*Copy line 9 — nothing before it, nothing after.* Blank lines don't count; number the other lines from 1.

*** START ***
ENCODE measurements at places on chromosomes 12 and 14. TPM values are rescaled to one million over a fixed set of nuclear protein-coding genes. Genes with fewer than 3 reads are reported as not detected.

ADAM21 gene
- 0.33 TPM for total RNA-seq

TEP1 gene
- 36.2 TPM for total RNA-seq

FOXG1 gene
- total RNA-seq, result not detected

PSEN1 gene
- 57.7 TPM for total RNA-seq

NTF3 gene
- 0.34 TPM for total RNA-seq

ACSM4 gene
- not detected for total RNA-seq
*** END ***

- 57.7 TPM for total RNA-seq